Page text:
Apocalypse Football

I love the smell of football in the mornin'

Ultimate Championship 2014-15: The Average Predictions

Last year I worked out the average predictions across the four divisions. When entered as the league standings, they incorrectly predicted I would win. Nonetheless, it did surprisingly give an insight into who the main contenders would be - all of the predicted winners in each division finished inside the top 6 of those divisions in the final standings, while the predicted top 5 of myself, Joe Shennan, John Reid, Sam Robinson and Will Beckman all did indeed finish inside the top 5, albeit in a different order. It also correctly predicted that Keir Beales would finish last.

The average predictions also correctly predicted 3 of the 4 actual league winners, though the less said about our collective prediction that Bolton would win the Championship the better. If competing, the average predictions would’ve finished 7th in the Premier League with 68 points, joint 5th in the Championship with 106 points, 9th in League One with 124 points, and joint 6th in League Two with 154 points, giving it a total of 452 points - only John, Joe and myself picked up fewer points over the four leagues.

So with the possibility of there actually being method to the madness, here are this year’s average predictions based on everyone’s selections, and the projected standings that they give - any ties were separated by putting the team someone put the highest in any of the predictions (e.g. Leicester are placed above Aston Villa as their highest prediction was 11th versus Villa’s 13th):

Premier League
1. Chelsea (Avg pos: 1.76)
2. Manchester City (1.88)
3. Arsenal (3.29)
4. Manchester United (3.94)
5. Liverpool (4.18)
6. Tottenham Hotspur (6.12)
7. Everton (6.88)
8. Newcastle United (8.24)
9. Stoke City (9.53)
10. Southampton (10.82)
11. West Ham United (12.29)
12. Swansea City (12.71)
13. Sunderland (13.06)
14. Queens Park Rangers (14.35)
15. Hull City (14.71)
16. Leicester City (16.24)
17. Aston Villa (16.24)
18. Crystal Palace (16.47)
19. West Bromwich Albion (17.88)
20. Burnley (19.41)

1. Derby County (3.07)
2. Wigan Athletic (4.13)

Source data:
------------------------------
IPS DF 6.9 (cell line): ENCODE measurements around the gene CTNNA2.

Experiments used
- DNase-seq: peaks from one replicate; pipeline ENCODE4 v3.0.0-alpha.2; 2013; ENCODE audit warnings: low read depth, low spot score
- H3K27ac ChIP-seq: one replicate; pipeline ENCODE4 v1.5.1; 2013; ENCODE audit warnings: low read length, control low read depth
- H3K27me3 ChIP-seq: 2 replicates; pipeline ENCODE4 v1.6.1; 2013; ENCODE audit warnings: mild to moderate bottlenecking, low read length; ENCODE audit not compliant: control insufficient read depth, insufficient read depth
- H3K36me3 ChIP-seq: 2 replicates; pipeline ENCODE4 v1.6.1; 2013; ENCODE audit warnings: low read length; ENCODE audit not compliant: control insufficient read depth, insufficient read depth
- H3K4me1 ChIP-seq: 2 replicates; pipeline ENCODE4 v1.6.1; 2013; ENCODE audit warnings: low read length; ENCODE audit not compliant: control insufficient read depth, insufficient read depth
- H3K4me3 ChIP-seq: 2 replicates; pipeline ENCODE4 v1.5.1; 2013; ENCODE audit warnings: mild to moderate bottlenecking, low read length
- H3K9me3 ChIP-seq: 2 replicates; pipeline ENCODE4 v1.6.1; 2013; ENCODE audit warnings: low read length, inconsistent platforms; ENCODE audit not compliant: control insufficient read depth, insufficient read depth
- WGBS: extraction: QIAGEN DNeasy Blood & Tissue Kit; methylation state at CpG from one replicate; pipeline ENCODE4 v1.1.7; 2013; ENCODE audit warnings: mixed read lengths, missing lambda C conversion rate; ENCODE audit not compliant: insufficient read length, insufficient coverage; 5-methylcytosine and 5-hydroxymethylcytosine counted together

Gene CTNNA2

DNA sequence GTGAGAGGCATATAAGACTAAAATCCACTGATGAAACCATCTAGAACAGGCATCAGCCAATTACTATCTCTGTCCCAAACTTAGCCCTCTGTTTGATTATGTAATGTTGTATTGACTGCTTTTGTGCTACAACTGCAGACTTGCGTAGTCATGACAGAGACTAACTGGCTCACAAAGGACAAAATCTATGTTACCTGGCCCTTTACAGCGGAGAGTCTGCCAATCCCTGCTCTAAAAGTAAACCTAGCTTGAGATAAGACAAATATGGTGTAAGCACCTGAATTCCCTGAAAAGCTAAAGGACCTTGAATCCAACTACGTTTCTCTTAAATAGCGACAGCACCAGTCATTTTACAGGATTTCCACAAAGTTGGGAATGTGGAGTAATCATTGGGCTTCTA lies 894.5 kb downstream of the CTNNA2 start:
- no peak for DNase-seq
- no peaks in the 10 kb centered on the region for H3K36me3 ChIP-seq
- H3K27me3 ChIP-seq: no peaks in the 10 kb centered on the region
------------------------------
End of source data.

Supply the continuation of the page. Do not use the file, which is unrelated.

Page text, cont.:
3. Cardiff City (4.93)
4. Norwich City (5.60)
5. Watford (7.00)
6. Blackburn Rovers (7.27)
7. Fulham (7.87)
8. Reading (8.27)
9. Nottingham Forest (9.53)
10. AFC Bournemouth (9.53)
11. Middlesbrough (9.67)
12. Ipswich Town (10.27)
13. Wolverhampton Wanderers (10.47)
14. Brighton & Hove Albion (12.13)
15. Bolton Wanderers (15.20)
16. Sheffield Wednesday (16.27)
17. Leeds United (18.47)
18. Millwall (18.60)
19. Rotherham United (18.67)
20. Brentford (18.80)
21. Huddersfield Town (19.33)
22. Charlton Athletic (20.40)
23. Birmingham City (21.00)
24. Blackpool (23.53)

League One
1. Sheffield United (2.80)
2. Preston North End (3.13)
3. Bristol City (4.33)
4. Peterborough United (4.53)
5. Doncaster Rovers (5.53)
6. Milton Keynes Dons (6.00)
7. Leyton Orient (7.87)
8. Barnsley (8.47)
9. Swindon Town (10.00)
10. Yeovil Town (10.93)
11. Bradford City (13.53)
12. Chesterfield (13.80)
13. Fleetwood Town (13.93)
14. Coventry City (14.60)
15. Walsall (15.47)
16. Notts County (15.87)
17. Oldham Athletic (16.40)
18. Port Vale (17.60)
19. Crawley Town (18.07)
20. Scunthorpe United (18.20)
21. Rochdale (19.00)
22. Gillingham (19.47)
23. Crewe Alexandra (19.87)
24. Colchester United (20.60)

League Two
1. Burton Albion (3.87)
2. Southend United (4.67)
3. Portsmouth (5.73)
4. Bury (5.80)
5. Shrewsbury Town (6.27)
6. Luton Town (7.47)
7. York City (8.73)
8. Tranmere Rovers (9.13)
9. Plymouth Argyle (9.60)
10. Northampton Town (10.40)
11. Stevenage (10.80)
12. Carlisle United (11.40)
13. Oxford United (12.33)
14. Cambridge United (13.80)
15. AFC Wimbledon (13.93)
16. Cheltenham Town (14.93)
17. Newport County (16.40)
18. Hartlepool United (17.93)
19. Mansfield Town (17.93)
20. Dagenham & Redbridge (18.33)
21. Wycombe Wanderers (18.60)
22. Morecambe (19.87)
23. Accrington Stanley (20.07)
24. Exeter City (22.00)

FA Cup
5 - Chelsea